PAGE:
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What credit score is needed for a personal loan?

You need a personal loan credit score of at least 670 to get the best deal, but there are options for people with lower credit.

Some online lenders may accept credit scores as low as 600 or even 550, but you likely won’t qualify for the largest loan amount or best interest rates with these lenders.

Your credit score is one of the most important factors in a personal loan application, so many traditional lenders often won’t consider you if you don’t meet their minimum credit requirement. However, it’s not the only feature they consider.

Minimum credit score requirement for top lenders

Here are the minimum credit score requirements for popular personal loan providers.

LenderMinimum credit scoreAPR
Upstart3007.80% to 35.99%
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LightStream6607.49% to 25.49%
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Upgrade6208.49% to 35.99%
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OneMain Financial30018% to 35.99%
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Achieve (formerly FreedomPlus)6208.99% to 35.99%
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Prosper6408.99% to 35.99%
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LendingClub6009.57% to 35.99%
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FionaPoor5.40% to 35.99%
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Monevo3005.40% to 35.99%
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What credit score do I need to get a competitive deal?

You need excellent credit to get the lowest rates and largest loan amounts a lender offers. However, you can get a favorable deal even if your credit score is considered good.

While lenders might have their own criteria for what qualifies as good or excellent credit, it’s usually around this range:

  • Good credit: 670 to 739
  • Excellent credit: 740 and up

Compare personal loans for all credit types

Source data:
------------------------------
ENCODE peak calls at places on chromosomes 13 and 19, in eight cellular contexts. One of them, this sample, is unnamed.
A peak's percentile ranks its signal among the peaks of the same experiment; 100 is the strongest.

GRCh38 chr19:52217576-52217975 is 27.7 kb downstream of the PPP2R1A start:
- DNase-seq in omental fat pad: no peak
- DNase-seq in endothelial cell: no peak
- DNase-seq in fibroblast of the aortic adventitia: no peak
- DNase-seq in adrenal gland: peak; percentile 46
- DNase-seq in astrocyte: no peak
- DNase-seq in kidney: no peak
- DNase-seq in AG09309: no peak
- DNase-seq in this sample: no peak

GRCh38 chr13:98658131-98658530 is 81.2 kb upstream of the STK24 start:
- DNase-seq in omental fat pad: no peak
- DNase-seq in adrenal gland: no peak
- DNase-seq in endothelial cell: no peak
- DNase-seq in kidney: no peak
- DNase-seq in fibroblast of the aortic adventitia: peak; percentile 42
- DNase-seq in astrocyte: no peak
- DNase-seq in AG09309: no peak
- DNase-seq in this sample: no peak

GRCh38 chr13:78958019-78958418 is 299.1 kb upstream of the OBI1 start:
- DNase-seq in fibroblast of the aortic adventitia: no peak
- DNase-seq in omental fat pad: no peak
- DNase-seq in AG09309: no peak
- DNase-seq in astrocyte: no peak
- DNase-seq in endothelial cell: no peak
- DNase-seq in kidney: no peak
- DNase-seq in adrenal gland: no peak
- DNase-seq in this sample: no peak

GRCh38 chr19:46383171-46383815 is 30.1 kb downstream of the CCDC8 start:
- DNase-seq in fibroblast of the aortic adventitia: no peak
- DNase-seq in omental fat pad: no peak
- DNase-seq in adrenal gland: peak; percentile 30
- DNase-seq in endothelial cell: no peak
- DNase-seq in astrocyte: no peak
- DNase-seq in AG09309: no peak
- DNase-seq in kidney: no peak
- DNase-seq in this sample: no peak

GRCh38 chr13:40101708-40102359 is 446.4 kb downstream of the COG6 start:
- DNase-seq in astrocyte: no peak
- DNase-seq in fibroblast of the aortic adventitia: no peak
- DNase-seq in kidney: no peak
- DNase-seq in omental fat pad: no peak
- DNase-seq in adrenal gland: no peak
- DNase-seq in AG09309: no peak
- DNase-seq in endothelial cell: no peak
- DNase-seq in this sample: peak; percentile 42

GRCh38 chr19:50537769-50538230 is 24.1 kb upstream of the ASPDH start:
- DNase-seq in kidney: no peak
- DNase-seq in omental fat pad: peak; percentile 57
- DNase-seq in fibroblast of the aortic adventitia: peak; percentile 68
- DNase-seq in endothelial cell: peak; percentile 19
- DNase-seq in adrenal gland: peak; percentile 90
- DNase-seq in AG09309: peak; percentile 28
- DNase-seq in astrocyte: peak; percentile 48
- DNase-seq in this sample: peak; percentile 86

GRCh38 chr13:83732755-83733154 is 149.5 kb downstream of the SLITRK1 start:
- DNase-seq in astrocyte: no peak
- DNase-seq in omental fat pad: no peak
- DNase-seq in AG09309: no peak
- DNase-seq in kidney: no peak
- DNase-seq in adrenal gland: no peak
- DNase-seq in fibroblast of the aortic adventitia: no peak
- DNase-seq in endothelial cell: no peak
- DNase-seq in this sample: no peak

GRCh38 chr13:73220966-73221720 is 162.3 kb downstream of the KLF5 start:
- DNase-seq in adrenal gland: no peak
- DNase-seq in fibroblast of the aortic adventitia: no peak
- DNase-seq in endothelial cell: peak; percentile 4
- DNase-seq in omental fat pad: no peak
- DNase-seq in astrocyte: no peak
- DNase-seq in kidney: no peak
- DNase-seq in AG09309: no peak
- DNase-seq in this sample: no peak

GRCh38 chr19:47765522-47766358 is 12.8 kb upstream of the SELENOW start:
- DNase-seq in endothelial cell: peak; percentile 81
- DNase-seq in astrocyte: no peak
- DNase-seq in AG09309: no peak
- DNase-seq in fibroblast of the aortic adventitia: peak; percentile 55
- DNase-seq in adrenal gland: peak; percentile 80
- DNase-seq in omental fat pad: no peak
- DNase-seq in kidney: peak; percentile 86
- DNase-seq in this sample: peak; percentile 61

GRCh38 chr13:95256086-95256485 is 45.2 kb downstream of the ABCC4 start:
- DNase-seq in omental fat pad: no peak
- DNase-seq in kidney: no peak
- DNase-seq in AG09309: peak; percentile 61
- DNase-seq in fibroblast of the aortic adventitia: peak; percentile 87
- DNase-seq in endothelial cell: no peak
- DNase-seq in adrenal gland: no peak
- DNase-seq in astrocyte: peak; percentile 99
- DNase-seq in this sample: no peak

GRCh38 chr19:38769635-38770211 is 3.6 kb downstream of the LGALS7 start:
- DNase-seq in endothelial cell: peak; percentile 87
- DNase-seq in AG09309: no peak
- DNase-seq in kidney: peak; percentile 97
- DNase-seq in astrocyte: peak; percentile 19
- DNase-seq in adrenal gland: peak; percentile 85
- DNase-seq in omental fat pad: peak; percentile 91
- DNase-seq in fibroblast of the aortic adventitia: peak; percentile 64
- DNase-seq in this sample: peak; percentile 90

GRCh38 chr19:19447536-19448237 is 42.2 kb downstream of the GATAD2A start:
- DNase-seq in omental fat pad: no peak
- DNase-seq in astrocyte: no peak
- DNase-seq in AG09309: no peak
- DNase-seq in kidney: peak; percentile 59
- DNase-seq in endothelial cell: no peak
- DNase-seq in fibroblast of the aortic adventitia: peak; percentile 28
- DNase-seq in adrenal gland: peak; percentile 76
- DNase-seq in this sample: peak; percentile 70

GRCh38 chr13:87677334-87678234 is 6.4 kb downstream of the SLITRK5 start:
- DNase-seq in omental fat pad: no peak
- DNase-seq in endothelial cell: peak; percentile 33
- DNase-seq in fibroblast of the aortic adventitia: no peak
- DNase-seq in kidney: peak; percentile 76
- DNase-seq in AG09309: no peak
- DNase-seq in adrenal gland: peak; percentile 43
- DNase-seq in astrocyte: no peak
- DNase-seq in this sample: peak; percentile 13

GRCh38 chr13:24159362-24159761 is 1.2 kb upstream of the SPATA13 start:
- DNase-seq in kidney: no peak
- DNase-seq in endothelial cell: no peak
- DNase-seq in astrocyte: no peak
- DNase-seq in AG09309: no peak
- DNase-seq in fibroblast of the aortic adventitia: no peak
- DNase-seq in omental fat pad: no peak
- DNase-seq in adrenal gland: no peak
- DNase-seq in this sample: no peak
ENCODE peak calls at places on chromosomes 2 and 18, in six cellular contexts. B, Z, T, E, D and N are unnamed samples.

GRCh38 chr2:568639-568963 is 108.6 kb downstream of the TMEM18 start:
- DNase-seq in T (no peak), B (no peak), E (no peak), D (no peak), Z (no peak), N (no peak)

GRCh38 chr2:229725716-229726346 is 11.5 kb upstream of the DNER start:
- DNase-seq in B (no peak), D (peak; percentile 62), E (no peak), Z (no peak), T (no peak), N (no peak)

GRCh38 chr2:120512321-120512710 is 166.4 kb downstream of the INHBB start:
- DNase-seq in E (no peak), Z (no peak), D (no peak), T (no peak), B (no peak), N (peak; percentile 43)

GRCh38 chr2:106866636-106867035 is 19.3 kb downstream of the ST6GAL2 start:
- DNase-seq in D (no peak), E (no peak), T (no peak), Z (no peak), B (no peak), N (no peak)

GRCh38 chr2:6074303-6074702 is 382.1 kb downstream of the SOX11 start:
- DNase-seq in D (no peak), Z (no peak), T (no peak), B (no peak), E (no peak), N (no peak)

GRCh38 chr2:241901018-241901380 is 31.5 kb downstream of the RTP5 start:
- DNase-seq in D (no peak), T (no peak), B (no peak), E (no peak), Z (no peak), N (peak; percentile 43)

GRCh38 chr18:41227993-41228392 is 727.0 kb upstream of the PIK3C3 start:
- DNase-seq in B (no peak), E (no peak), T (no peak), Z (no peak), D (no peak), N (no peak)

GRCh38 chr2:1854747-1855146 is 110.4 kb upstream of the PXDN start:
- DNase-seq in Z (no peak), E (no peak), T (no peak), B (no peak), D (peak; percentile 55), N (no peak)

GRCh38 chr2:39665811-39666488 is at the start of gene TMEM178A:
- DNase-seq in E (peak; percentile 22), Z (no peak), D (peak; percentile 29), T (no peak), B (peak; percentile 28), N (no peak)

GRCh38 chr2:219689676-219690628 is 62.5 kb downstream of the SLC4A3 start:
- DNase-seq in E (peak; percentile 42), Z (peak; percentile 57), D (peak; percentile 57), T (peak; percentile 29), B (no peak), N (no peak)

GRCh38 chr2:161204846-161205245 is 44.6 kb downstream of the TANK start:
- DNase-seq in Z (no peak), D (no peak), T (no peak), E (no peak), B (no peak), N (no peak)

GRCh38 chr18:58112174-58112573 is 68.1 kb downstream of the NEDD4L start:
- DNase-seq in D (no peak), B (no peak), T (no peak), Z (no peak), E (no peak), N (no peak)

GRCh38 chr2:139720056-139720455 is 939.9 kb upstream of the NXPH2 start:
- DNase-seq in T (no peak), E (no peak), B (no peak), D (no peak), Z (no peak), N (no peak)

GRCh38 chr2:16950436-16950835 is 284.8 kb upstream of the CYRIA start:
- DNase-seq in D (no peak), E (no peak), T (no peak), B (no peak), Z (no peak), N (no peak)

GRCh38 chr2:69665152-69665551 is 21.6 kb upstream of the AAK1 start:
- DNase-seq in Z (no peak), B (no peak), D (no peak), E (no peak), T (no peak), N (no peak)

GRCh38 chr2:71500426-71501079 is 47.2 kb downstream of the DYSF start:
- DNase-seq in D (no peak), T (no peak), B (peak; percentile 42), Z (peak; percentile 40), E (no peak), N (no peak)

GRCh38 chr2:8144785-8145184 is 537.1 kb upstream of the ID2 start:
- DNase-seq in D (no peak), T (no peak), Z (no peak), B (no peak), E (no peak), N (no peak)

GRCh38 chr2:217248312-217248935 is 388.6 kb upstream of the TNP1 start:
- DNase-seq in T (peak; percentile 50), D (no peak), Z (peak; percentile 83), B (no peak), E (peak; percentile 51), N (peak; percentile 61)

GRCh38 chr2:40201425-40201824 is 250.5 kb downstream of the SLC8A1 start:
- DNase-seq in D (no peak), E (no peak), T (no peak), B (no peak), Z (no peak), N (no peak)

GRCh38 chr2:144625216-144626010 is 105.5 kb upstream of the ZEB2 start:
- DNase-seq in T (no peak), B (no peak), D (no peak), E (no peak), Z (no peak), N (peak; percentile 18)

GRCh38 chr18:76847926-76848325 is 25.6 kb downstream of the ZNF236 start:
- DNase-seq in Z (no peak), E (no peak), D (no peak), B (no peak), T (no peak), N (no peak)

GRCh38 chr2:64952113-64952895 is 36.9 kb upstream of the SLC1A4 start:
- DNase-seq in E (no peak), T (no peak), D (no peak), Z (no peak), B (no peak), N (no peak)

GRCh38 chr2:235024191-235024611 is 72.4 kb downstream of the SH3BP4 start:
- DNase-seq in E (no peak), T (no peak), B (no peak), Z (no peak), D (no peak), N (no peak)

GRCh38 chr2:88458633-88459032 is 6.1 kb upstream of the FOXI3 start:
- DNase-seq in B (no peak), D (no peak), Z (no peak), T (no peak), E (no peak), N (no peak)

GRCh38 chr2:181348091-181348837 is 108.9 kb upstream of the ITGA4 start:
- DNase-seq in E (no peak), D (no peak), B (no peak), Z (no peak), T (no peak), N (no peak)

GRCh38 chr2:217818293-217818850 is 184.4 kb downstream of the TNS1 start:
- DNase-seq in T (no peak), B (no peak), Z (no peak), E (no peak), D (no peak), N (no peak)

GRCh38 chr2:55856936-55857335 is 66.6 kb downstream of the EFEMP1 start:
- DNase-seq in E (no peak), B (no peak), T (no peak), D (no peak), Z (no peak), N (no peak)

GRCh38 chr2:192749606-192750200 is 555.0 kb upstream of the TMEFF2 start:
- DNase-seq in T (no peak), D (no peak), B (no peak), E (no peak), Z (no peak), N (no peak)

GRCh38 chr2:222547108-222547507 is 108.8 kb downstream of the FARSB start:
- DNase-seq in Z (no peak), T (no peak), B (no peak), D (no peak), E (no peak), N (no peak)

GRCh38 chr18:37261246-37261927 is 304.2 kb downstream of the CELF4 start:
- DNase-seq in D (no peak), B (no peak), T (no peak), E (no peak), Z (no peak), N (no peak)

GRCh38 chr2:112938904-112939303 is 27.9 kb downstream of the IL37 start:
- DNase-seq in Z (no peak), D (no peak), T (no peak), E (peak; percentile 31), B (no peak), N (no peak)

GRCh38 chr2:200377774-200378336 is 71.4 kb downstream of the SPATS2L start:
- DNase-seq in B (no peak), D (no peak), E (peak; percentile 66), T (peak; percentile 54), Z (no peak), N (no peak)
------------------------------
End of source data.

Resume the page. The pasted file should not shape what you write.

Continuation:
Select your credit score range and state of residence to see the top providers in your area. Then, explore your options by APR, minimum credit score or loan amount. Choose the Go to site button for more information about a particular provider.

Name Product Filter Values APR Min. credit score Loan amount
Best Egg personal loans
Finder Score: 3.8 / 5: ★★★★★
Best Egg personal loans
8.99% to 35.99%
$2,000 to $50,000
Fast and easy personal loan application process. See options first without affecting your credit score.
Upstart personal loans
Finder Score: 4.2 / 5: ★★★★★
Upstart personal loans
7.80% to 35.99%
$1,000 to $50,000
This service looks beyond your credit score to get you a competitive-rate personal loan.
SoFi personal loans
Finder Score: 4.4 / 5: ★★★★★
SoFi personal loans
8.99% to 29.99% fixed APR
$5,000 to $100,000
A highly-rated lender with competitive rates, high loan amounts and no required fees.
Finder Score: 4 / 5: ★★★★★
8.49% to 35.99%
$1,000 to $50,000
Check your rates with this online lender without impacting your credit score.
LendingPoint personal loans
Finder Score: 3.3 / 5: ★★★★★
LendingPoint personal loans
7.99% to 35.99%
$2,000 to $36,500
Get a personal loan with reasonable rates even if you have a fair credit score in the 600s.
Happy Money
Finder Score: 3.8 / 5: ★★★★★
Happy Money
11.72% to 24.50%
$5,000 to $40,000
Pay down your debt with a fixed APR and predictable monthly payments.

How to check your personal loan credit score

There’s no one-size-fits-all approach to how to check your credit score, but reviewing your FICO Score 8 or FICO Score 9, as well as VantageScore 4.0, is a good starting point. Here are a few ways to check:

  • Online services. Review credit reports for free from Experian, Equifax and TransUnion through
  • Credit card or bank apps. If you have an app for your bank or credit card, you can often sign up to check your credit score and get alerts when it changes.
  • Account statements. Your credit score might appear on some statements for loans, checking accounts or other financial products.

How can I improve my credit rating?

There are several steps you can take to improve your credit score before you apply for a personal loan:

  • Check your credit report and contact creditors to correct any mistakes.
  • Pay down your revolving credit balances, such as your credit card and loans.
  • Take out a credit-building account, like a small-dollar credit builder loan or a credit-building card designed to help you improve your credit.

Can I get a personal loan with no credit score?

There are no-credit loans available to people without an established credit score. Some lenders may even look at your employment history, bank transactions, debt-to-income ratio or annual income. However, these types of loans come with higher interest rates and less competitive terms.

Consider strategies to build your credit before applying for a personal loan to get the best rates and terms.

Alternatives to personal loans

If you’re worried about taking out a personal loan, consider the following:

  • A peer-to-peer loan (P2P). A loan funded by investors rather than a financial institution with easier eligibility requirements and quick funding.
  • Life insurance policy loan. If you have a permanent life insurance policy, consider taking out some of the cash you’ve accumulated.